Karatsuba Multiplication Algorithm – Python Code

Motivation for this blog post

I’ve enrolled in Stanford Professor Tim Roughgarden’s Coursera MOOC on the design and analysis of algorithms, and while he covers the theory and intuition behind the algorithms in a surprising amount of detail, we’re left to implement them in a programming language of our choice.

And I’m ging to post Python code for all the algorithms covered during the course!

The Karatsuba Multiplication Algorithm

Karatsuba’s algorithm reduces the multiplication of two n-digit numbers to at most  n^{\log_23}\approx n^{1.585} single-digit multiplications in general (and exactly n^{\log_23} when n is a power of 2). Although the familiar grade school algorithm for multiplying numbers is how we work through multiplication in our day-to-day lives, it’s slower (\Theta(n^2)\,\!) in comparison, but only on a computer, of course!

Here’s how the grade school algorithm looks:
(The following slides have been taken from Tim Roughgarden’s notes. They serve as a good illustration. I hope he doesn’t mind my sharing them.)

gradeSchoolAlgorithm

…and this is how Karatsuba Multiplication works on the same problem:

exampleKaratsuba

recursiveKaratsuba

A More General Treatment

Let x and y be represented as n-digit strings in some base B. For any positive integer m less than n, one can write the two given numbers as

x = x_1B^m + x_0
y = y_1B^m + y_0,

where x_0 and y_0 are less than B^m. The product is then

xy = (x_1B^m + x_0)(y_1B^m + y_0)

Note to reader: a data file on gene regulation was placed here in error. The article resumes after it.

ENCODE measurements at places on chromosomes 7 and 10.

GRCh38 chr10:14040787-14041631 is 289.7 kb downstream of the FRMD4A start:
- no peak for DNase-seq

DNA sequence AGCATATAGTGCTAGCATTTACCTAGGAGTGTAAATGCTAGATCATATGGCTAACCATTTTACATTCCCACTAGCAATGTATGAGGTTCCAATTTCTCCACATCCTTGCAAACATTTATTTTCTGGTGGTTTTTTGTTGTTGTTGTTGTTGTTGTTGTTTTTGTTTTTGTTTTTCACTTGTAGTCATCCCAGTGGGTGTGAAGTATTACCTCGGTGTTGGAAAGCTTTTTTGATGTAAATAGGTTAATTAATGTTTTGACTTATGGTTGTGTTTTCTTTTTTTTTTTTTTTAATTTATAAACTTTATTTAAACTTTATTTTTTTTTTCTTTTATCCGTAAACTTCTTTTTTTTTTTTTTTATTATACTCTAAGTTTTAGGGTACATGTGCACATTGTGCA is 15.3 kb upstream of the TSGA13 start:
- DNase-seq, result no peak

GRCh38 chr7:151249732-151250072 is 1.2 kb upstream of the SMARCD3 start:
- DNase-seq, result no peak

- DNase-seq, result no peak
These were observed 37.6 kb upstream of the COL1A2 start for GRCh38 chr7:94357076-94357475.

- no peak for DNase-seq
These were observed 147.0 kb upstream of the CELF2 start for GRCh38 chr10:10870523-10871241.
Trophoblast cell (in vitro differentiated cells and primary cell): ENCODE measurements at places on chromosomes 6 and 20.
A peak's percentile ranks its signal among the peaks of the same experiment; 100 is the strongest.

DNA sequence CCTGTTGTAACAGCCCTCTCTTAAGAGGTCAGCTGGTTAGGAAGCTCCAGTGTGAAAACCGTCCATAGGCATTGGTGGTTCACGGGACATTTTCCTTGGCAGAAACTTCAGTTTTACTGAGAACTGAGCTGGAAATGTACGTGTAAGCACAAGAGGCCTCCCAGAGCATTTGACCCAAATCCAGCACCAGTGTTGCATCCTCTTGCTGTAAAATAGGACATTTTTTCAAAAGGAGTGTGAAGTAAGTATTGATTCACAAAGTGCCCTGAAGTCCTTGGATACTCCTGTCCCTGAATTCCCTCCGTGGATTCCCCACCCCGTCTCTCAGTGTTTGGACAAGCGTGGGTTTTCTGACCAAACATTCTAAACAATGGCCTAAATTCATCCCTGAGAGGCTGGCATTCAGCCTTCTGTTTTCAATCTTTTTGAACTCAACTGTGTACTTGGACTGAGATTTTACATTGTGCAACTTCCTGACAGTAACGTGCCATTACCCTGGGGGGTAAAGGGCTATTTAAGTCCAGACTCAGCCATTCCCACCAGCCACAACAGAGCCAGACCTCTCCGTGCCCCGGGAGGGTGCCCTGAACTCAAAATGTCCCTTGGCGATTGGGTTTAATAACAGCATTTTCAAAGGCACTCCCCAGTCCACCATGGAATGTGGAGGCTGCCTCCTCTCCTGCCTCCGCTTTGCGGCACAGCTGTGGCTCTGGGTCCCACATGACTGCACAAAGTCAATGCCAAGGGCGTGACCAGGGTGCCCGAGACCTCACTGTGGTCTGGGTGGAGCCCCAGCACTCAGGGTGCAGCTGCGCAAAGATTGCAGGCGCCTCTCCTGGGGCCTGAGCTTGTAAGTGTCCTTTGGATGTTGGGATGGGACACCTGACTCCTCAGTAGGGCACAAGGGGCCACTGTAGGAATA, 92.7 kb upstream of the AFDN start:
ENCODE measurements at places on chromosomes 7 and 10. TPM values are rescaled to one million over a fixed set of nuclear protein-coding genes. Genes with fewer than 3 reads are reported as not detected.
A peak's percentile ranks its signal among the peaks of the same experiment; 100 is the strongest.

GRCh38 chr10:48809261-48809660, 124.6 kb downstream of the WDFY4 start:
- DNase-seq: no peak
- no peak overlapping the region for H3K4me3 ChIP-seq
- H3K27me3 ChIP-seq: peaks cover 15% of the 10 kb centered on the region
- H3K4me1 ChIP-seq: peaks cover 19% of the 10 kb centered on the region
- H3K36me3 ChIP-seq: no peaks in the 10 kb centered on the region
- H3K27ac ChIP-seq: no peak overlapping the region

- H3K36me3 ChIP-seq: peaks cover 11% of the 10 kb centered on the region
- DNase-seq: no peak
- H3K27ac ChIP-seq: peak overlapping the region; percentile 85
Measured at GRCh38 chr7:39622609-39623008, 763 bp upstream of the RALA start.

xy = z_2B^{2m} + z_1B^m + z_0

where

z_2 = x_1y_1
z_1 = x_1y_0 + x_0y_1
z_0 = x_0y_0

These formulae require four multiplications, and were known to Charles Babbage. Karatsuba observed that xy can be computed in only three multiplications, at the cost of a few extra additions. With z_0 and z_2 as before we can calculate

z_1 = (x_1 + x_0)(y_1 + y_0) - z_2 - z_0

which holds since

z_1 = x_1y_0 + x_0y_1
z_1 = (x_1 + x_0)(y_1 + y_0) - x_1y_1 - x_0y_0

A more efficient implementation of Karatsuba multiplication can be set as xy = (b^2 + b)x_1y_1 - b(x_1 - x_0)(y_1 - y_0) + (b + 1)x_0y_0, where b = B^m.

Example

To compute the product of 12345 and 6789, choose B = 10 and m = 3. Then we decompose the input operands using the resulting base (Bm = 1000), as:

12345 = 12 · 1000 + 345
6789 = 6 · 1000 + 789

Only three multiplications, which operate on smaller integers, are used to compute three partial results:

z2 = 12 × 6 = 72
z0 = 345 × 789 = 272205
z1 = (12 + 345) × (6 + 789) − z2z0 = 357 × 795 − 72 − 272205 = 283815 − 72 − 272205 = 11538

We get the result by just adding these three partial results, shifted accordingly (and then taking carries into account by decomposing these three inputs in base 1000 like for the input operands):

result = z2 · B2m + z1 · Bm + z0, i.e.
result = 72 · 10002 + 11538 · 1000 + 272205 = 83810205.

Pseudocode and Python code

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4 thoughts on “Karatsuba Multiplication Algorithm – Python Code

  1. Thank you so much for the “writing n as 2*nby2” tip. Without it, just using 10**n * (a * c), the algorithm works for all four-digit numbers (as far as I can tell), but fails on about one eight-digit problem out of eight, more with higher numbers of digits. I had found that the failures were related to getting an odd number of digits with a split, since leading zeros are dropped (45670123 splits as 4567 and 123), and had been trying to fix it by going to strings and padding out leading zeros. That actually reduced the failure rate, but fails still occurred. Your simple fix removed the whole issue!

    Like

  2. Hi,
    I found your implementation amusing because of the usage of / and % operators as they take more time than the actual problem
    Did you test your results for large size inputs?
    I believe those operators should be replaced by string concatenation for an efficient implementation

    Like

  3. Hi, thanks for the 2*nby2 tip! However i’m a noob and still don’t understand how it works. Is it because python remembers that for odd numbers, the nby2 is actually a float and accounts for that when doing the multiplication?

    Thanks!

    Like

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